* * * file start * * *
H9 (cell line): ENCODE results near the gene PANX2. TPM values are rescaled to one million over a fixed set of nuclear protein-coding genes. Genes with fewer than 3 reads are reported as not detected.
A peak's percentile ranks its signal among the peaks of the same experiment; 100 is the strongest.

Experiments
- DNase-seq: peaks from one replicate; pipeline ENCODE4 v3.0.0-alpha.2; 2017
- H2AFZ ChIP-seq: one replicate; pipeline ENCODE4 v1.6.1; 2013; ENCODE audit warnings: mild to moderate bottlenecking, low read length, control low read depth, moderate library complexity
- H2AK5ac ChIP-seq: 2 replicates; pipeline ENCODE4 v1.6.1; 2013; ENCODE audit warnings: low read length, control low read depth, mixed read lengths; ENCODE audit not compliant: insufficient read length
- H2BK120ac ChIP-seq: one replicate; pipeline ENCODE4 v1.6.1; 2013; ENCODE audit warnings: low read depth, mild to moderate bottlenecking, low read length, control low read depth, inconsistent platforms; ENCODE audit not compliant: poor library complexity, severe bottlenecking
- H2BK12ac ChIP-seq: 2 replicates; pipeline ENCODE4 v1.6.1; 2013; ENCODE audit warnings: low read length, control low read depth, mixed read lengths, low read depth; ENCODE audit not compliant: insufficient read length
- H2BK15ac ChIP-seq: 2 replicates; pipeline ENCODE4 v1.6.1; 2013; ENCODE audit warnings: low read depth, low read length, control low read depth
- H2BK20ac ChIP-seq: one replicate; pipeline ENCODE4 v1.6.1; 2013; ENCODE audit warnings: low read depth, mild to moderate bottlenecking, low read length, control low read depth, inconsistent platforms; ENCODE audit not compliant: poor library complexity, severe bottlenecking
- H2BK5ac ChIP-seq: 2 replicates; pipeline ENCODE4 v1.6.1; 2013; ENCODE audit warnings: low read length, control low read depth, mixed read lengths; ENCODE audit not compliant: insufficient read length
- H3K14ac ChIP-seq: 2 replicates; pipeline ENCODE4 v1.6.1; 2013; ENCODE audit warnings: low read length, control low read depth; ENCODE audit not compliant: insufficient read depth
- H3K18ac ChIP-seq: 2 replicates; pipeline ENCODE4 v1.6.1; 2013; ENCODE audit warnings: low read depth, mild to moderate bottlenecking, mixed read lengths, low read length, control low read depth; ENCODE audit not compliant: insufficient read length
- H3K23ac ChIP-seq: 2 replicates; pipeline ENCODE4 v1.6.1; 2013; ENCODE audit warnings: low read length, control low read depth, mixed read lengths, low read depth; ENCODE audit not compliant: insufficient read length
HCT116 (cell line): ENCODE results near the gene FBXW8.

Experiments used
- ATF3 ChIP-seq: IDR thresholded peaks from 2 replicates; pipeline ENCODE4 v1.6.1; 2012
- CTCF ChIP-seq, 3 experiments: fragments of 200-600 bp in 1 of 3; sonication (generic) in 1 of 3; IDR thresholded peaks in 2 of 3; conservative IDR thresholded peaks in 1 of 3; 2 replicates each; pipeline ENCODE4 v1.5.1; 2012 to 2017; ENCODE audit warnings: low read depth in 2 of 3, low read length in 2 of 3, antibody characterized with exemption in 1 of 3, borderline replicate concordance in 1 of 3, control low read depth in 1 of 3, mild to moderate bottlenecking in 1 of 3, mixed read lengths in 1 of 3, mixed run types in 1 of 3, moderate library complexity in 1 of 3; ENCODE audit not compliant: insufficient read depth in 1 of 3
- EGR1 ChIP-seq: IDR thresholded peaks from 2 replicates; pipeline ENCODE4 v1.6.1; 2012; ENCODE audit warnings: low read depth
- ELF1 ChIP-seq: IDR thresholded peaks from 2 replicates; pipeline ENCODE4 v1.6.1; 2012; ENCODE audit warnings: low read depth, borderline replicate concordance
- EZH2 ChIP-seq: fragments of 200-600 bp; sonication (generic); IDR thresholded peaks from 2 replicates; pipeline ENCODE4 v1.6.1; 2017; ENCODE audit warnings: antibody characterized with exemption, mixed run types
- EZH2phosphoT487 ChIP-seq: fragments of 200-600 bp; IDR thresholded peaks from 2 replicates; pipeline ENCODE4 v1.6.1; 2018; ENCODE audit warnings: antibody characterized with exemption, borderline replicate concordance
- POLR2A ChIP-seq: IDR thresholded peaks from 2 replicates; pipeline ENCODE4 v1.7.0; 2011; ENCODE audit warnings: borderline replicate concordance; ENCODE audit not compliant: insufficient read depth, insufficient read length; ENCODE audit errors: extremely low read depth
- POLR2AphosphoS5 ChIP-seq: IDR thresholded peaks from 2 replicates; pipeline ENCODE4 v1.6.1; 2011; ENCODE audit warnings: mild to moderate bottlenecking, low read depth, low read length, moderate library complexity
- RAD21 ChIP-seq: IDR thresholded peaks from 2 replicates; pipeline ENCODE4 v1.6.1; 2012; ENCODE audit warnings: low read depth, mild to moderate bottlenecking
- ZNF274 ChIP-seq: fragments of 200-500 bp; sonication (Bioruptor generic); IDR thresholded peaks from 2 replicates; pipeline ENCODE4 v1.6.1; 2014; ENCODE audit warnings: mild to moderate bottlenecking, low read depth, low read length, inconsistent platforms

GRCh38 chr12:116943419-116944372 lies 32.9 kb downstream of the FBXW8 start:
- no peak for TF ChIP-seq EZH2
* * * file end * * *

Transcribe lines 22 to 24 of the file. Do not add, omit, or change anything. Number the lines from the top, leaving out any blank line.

- EZH2phosphoT487 ChIP-seq: fragments of 200-600 bp; IDR thresholded peaks from 2 replicates; pipeline ENCODE4 v1.6.1; 2018; ENCODE audit warnings: antibody characterized with exemption, borderline replicate concordance
- POLR2A ChIP-seq: IDR thresholded peaks from 2 replicates; pipeline ENCODE4 v1.7.0; 2011; ENCODE audit warnings: borderline replicate concordance; ENCODE audit not compliant: insufficient read depth, insufficient read length; ENCODE audit errors: extremely low read depth
- POLR2AphosphoS5 ChIP-seq: IDR thresholded peaks from 2 replicates; pipeline ENCODE4 v1.6.1; 2011; ENCODE audit warnings: mild to moderate bottlenecking, low read depth, low read length, moderate library complexity